Preserving the County’s Remedies… Or not

Unlike legal memorandum in the real world, the County Counsel’s report was written entirely in the negative, telling the Board everything it could not do. The memorandum did not respond to the Board’s request to describe legal remedies to contest the state housing element laws. It gave short descriptions of alleged cases, without proper citations, which in fact did not result in any legal precedent that is binding on the County. The leading legal authority that supports contesting the mandates on health, safety and welfare grounds, was not cited at all, a glaring omission that disturbed at least Supervisor Gray. The only possible explanation for the missing citation and the useless list of “cases” was to scare people into thinking there is nothing the County can do legally to contest the state housing mandates, which is untrue.

Another important fact missing from the report is that County Counsel also represents the Santa Barbara County Association of Governments (SBCAG). SBCAG is the governmental body made up of representatives of the County and cities within the County that divvies up the total numbers of new houses and land set asides mandated by the State among Santa Barbara’s various cities and the unincorporated county. This dual representation constitutes a conflict of interest disqualifying County Counsel from rendering legal advice on the housing mandates.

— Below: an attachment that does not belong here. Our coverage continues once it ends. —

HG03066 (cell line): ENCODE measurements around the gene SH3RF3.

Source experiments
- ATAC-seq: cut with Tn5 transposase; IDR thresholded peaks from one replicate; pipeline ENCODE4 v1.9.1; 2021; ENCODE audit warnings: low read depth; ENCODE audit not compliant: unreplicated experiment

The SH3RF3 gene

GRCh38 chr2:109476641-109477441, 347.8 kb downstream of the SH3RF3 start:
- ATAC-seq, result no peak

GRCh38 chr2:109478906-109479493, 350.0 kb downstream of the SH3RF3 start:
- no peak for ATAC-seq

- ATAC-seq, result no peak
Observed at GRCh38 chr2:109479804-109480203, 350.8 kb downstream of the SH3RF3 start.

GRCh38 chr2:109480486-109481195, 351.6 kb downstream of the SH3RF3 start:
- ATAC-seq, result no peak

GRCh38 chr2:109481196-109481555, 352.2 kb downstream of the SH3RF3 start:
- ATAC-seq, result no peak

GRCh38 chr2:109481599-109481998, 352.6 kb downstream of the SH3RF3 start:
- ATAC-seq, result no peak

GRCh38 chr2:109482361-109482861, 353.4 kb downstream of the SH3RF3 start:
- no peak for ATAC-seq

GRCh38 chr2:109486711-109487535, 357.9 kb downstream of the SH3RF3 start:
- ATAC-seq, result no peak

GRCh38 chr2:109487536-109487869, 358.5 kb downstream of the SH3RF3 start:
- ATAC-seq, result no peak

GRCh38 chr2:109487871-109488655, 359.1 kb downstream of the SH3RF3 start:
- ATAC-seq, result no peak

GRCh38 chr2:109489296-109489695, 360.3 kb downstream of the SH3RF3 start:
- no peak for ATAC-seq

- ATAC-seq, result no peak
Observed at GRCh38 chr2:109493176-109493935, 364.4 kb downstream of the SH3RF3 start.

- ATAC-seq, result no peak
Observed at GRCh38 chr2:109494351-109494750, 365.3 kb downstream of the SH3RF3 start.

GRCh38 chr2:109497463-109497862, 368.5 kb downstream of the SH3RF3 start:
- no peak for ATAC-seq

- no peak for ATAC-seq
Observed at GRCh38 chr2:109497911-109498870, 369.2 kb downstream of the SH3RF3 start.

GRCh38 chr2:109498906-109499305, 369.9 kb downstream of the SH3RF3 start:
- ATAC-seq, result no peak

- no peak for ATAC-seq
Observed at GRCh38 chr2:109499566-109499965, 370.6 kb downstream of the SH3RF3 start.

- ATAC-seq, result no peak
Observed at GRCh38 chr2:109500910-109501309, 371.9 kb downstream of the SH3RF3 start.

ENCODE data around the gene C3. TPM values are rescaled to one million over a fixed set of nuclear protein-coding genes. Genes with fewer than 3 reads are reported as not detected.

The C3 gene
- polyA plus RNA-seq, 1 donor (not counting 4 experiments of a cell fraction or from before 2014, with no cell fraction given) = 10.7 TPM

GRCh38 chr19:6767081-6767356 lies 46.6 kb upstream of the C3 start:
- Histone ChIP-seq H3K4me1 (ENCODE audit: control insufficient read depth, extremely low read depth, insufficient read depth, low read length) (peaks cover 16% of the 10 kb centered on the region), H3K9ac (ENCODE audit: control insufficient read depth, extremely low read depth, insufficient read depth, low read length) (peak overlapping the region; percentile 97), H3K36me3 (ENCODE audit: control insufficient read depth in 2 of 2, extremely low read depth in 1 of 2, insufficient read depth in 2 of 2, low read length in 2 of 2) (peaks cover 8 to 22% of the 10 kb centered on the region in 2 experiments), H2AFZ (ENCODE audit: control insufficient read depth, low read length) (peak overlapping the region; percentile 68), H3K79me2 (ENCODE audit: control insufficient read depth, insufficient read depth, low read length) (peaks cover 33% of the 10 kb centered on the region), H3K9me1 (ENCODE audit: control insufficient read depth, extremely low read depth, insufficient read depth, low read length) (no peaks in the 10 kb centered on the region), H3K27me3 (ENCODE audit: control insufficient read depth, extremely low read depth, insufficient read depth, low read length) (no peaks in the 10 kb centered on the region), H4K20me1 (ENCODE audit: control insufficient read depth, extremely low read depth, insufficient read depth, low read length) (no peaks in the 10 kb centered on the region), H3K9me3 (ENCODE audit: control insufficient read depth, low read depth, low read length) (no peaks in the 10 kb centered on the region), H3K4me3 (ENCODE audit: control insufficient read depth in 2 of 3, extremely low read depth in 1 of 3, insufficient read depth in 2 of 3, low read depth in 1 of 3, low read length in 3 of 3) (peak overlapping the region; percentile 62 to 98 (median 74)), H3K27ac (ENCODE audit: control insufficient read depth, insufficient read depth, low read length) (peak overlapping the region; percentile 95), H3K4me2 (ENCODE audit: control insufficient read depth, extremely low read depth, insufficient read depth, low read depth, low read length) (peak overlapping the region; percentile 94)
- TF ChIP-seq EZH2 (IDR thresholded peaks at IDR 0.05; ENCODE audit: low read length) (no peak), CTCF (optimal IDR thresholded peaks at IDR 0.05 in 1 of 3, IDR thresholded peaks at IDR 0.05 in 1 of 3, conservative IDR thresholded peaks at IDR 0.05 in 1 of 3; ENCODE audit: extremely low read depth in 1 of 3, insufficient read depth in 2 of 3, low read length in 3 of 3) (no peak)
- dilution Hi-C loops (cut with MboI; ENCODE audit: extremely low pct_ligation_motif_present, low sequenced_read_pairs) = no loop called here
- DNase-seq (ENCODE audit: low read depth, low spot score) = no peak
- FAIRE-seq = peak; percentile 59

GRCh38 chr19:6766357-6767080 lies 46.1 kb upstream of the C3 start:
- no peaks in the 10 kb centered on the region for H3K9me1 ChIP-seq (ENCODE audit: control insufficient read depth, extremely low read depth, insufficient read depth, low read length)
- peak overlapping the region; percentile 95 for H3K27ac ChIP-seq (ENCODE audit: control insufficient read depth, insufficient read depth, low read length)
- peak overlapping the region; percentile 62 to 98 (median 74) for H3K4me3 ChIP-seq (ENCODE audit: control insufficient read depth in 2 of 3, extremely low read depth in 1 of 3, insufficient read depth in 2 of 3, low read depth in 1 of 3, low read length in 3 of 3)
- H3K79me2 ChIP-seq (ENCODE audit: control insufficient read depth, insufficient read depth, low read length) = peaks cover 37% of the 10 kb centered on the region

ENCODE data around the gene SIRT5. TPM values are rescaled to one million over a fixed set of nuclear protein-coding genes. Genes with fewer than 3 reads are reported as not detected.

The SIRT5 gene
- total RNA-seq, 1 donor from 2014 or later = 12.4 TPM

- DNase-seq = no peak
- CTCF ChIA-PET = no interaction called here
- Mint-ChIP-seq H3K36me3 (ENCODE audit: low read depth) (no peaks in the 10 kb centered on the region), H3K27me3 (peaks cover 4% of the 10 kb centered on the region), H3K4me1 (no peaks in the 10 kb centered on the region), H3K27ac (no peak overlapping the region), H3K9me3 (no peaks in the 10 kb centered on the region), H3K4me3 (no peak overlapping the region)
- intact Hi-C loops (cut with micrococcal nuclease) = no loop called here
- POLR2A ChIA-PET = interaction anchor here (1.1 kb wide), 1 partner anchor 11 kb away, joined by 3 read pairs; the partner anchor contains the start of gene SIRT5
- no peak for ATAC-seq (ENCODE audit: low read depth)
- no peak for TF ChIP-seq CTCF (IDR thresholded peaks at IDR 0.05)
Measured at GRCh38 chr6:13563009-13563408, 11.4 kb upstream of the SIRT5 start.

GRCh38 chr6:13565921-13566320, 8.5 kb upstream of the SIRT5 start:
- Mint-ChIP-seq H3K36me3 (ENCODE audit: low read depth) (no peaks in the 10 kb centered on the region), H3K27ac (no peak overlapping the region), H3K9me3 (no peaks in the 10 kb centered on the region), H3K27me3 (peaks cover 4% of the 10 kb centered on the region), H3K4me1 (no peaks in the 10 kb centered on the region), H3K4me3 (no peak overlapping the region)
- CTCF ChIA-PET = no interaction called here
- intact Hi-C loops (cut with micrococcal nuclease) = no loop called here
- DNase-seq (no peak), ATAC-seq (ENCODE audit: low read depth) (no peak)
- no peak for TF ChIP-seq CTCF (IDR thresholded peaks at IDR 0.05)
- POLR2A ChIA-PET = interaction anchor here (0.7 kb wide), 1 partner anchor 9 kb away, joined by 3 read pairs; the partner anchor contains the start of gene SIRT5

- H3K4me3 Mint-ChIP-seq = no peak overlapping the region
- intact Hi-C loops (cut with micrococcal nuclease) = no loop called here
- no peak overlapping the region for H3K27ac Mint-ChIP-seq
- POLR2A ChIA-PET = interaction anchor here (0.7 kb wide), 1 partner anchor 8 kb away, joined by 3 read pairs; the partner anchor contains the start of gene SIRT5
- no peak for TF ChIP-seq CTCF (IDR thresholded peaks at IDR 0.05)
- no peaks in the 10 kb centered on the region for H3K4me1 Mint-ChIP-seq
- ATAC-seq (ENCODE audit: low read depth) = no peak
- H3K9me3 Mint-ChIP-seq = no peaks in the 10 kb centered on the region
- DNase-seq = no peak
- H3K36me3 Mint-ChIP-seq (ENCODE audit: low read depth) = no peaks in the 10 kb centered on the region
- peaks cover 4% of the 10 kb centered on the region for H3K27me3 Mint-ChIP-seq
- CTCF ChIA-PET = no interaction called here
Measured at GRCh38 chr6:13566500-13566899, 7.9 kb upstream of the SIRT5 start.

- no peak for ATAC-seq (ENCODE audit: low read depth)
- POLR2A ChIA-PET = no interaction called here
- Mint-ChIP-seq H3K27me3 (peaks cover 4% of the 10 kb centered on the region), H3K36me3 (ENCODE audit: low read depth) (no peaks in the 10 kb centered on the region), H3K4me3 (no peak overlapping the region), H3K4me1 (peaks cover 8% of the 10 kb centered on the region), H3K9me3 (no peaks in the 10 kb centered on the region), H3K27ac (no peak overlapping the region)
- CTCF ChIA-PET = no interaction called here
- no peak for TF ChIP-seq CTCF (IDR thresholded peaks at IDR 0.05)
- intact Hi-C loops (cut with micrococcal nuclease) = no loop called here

Recently, the City of Irvine sued the Southern California Association of Governments (SCAG) to contest being assigned 43.7 % of all of Orange County’s approximately 70,000 mandated new houses for the 2003-2008 period, even though it has only 6% of the county’s population and 8% of the available land.

However, the City of Irvine, unlike Santa Barbara County, contested these mandated numbers… in legal parlance, “preserved its remedies”… before filing the lawsuit; a fact County Counsel also failed to reveal in its report. Also missing from the report was the fact that Santa Barbara County let the statute of limitations expire on the 2003-2008 mandated numbers (17,531 new houses in total, 6,100 on 62 acres of land in the unincorporated County for 2003-2008). That important fact was also not revealed until citizens at the August 21 hearing questioned the Board.

Suddenly it is very clear exactly why County Counsel and Chairman Firestone have been insisting the County has no legal remedies and that the subject wasn’t covered in the report; unbeknownst to all of us, the County appears to have waived important legal remedies.

Throughout this public debate, Chairman Firestone has chastised the actions of citizens who object to the County’s acquiescence to State demands as futile and misleading. However, as public comment at the August 21 hearing and the City of Irvine case reveal, there are viable legal challenges available to contest the State housing mandates as an arbitrary, unconstitutional, over-reaching impingement on local sovereign rights, unfairly applied and contrary to the best interests of the health, welfare, and safety of the citizenry of Santa Barbara County.